The children have finally reconciled themselves to going to Chinese school, for the most part. If they have a holiday that is too long, they go back to crying when I say it’s time to go, but Piper is FINALLY starting to speak Chinese! This is a day I was starting to think would never come, but her Chinese language is blossoming, and I am starting to think maybe the boys won’t be quite so far behind her. I am astonished at how many words she knows that I never suspected she knew. I think the turning point was probably the arrival of our neighbor’s niece, Daisy, and the fact that she practically lives at our house, and so we all have to communicate both with Daisy and her aunt on a regular basis. I am so grateful.
Speaking of Daisy, we have been playing at having two little girls and two little boys, and it’s been a little too much fun. I think we are all going to cry (and Daisy, too), when Daisy finally has to go home (in August, after 4 months here). She lives in Sichuan with her mother and father (Bobi’s mom’s brother – Bobi is the dog who lives next door, obviously her mom is our neighbor), but Bobi’s mom borrowed her for a few months, which seems kind of awful to Brian and I, but it’s not so uncommon in China, and now, after two months here, it seems kind of awful to send her back home to life as an only child. She’s changed so much since she’s come that I really do think it will be almost as difficult for her to go home as it was for her to come here. And I can’t lie, I have loved the times I have gotten to take the four of them out by myself, pretending that she belongs to me.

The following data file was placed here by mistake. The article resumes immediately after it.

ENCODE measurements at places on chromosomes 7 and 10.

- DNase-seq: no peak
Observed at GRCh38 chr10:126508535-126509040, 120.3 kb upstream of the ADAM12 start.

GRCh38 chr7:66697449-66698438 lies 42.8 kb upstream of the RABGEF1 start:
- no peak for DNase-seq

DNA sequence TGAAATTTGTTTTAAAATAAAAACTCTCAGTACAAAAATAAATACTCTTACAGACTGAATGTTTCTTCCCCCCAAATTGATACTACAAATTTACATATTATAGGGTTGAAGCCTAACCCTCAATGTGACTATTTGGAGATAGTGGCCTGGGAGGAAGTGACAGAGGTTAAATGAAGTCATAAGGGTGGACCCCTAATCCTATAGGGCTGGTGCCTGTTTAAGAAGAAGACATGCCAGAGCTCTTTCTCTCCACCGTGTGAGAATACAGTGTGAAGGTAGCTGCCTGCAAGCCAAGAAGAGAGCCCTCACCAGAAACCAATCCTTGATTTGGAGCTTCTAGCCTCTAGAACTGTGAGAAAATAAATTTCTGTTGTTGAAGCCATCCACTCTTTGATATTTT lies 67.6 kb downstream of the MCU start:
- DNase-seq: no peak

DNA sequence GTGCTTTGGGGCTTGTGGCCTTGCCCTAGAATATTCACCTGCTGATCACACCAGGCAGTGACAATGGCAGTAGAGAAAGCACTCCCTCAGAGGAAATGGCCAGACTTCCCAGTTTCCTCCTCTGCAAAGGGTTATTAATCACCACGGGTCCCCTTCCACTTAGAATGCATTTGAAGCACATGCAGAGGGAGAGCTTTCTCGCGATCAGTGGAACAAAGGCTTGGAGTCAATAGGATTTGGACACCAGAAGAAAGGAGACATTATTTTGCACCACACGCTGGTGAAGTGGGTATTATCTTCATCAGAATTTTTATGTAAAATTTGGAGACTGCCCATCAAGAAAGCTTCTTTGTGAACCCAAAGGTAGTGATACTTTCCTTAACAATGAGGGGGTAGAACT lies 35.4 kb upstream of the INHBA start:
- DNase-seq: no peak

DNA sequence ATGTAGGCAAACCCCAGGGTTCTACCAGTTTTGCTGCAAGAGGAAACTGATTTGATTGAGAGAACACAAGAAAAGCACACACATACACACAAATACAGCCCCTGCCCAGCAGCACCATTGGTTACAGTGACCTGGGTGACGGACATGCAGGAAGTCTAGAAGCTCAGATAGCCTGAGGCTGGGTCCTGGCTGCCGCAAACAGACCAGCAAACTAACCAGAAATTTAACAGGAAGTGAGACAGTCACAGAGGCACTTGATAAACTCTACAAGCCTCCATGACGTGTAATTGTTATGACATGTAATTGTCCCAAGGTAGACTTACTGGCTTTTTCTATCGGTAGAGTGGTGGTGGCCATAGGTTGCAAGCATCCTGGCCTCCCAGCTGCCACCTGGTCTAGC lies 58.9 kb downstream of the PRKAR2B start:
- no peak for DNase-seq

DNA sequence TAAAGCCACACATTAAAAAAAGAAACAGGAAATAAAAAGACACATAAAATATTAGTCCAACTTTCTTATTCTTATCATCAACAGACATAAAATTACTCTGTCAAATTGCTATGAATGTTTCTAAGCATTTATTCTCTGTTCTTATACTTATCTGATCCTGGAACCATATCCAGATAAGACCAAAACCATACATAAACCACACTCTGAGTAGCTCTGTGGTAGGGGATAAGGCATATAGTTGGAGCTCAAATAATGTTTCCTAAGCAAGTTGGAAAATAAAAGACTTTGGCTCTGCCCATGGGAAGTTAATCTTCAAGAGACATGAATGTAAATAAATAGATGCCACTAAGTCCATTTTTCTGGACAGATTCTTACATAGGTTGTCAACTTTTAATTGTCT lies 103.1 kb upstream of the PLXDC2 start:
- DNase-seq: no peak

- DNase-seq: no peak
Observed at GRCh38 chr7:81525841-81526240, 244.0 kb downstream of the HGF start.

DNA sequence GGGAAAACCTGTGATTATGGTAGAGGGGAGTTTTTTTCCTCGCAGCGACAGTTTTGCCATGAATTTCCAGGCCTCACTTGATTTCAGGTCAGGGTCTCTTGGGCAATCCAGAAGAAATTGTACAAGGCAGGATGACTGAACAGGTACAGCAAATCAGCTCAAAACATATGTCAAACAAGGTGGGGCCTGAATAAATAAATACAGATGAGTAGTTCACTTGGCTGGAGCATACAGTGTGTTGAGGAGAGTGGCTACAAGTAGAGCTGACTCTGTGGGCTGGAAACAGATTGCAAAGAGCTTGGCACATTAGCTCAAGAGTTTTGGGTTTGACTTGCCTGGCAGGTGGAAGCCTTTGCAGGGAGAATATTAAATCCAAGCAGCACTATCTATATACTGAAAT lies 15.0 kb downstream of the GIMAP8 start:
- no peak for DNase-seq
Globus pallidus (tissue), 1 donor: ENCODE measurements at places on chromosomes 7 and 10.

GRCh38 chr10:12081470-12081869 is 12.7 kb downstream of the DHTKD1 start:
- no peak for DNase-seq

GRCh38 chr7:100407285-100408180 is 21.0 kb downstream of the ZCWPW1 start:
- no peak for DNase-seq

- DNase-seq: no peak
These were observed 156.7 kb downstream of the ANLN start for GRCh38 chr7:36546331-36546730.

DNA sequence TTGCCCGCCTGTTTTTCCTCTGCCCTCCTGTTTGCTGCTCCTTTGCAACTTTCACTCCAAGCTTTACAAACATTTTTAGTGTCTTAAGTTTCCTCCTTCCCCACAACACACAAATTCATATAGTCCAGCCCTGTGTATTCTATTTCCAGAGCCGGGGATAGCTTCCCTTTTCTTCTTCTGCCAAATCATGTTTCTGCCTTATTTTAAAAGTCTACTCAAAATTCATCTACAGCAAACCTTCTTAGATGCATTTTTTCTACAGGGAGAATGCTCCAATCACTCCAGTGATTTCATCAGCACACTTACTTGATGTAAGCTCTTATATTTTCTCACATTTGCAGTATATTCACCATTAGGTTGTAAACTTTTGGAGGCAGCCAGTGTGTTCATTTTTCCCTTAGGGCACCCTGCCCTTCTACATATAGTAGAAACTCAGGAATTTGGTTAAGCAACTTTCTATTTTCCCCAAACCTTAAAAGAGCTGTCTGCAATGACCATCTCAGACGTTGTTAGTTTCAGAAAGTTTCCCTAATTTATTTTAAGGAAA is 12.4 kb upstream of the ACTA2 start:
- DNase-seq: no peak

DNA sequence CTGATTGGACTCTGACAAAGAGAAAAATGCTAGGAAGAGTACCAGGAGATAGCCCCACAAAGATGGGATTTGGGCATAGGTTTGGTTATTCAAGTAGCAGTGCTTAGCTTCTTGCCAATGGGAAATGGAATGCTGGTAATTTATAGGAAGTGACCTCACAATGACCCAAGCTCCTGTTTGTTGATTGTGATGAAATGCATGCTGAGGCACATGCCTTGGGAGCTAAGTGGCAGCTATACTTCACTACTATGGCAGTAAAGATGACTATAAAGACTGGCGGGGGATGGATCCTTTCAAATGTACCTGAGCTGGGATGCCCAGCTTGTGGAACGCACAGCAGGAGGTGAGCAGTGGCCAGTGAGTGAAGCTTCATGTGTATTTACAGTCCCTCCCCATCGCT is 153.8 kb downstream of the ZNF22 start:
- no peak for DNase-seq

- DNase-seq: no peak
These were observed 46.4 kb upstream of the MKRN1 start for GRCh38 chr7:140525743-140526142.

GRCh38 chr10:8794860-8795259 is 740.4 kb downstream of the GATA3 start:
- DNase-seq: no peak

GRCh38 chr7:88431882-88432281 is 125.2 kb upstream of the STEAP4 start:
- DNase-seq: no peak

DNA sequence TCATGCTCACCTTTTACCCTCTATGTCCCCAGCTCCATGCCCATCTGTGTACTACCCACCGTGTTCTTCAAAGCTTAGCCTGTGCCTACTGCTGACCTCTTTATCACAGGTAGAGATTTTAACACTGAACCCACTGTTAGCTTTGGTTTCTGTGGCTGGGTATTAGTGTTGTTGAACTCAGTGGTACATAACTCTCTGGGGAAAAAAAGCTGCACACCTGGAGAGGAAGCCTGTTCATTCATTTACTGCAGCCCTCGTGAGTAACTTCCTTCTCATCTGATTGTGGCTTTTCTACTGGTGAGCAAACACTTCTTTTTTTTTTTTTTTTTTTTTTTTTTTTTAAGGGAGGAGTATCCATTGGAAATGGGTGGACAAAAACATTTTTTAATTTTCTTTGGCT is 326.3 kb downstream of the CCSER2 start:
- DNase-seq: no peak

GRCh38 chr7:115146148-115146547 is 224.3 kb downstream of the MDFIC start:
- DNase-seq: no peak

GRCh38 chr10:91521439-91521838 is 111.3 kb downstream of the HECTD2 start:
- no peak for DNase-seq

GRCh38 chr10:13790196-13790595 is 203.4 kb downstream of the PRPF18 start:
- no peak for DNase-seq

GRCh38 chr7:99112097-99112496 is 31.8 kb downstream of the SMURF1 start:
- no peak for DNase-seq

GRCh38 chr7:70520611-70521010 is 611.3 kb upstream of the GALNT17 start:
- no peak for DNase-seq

Piper has a best friend at school named Guan Pei Zuo, son of the people who own the grocery store in our community, and for a while was actually obsessed with him (a brief peek at the teen years?). Thank goodness she’s come to a healthier appreciation of his merits, and has accepted the necessity of sometimes playing with other children. I’m so glad that she’s starting to play with other girls, too.